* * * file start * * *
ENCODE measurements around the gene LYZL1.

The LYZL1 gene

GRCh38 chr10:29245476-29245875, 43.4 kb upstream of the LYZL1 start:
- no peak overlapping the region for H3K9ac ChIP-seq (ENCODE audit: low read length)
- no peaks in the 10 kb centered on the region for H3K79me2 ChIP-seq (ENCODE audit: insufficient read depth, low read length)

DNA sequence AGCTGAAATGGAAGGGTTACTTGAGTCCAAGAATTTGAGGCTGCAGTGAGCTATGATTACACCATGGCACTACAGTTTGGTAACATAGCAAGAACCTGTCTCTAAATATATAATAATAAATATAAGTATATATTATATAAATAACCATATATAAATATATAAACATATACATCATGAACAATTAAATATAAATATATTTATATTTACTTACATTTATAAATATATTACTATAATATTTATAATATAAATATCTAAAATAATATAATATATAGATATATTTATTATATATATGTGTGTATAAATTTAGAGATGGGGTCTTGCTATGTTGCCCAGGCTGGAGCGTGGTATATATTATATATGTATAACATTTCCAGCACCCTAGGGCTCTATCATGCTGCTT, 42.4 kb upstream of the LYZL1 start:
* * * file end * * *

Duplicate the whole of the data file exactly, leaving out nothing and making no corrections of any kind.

ENCODE measurements around the gene LYZL1.

The LYZL1 gene

GRCh38 chr10:29245476-29245875, 43.4 kb upstream of the LYZL1 start:
- no peak overlapping the region for H3K9ac ChIP-seq (ENCODE audit: low read length)
- no peaks in the 10 kb centered on the region for H3K79me2 ChIP-seq (ENCODE audit: insufficient read depth, low read length)

DNA sequence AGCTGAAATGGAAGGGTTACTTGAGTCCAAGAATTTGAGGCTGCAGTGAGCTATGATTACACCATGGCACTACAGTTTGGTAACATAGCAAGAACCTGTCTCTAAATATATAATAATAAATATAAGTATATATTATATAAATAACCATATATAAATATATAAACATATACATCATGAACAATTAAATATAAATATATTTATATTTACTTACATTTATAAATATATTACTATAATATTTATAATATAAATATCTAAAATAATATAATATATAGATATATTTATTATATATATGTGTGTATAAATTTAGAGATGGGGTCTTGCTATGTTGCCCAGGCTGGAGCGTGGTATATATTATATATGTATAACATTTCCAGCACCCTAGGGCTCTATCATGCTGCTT, 42.4 kb upstream of the LYZL1 start: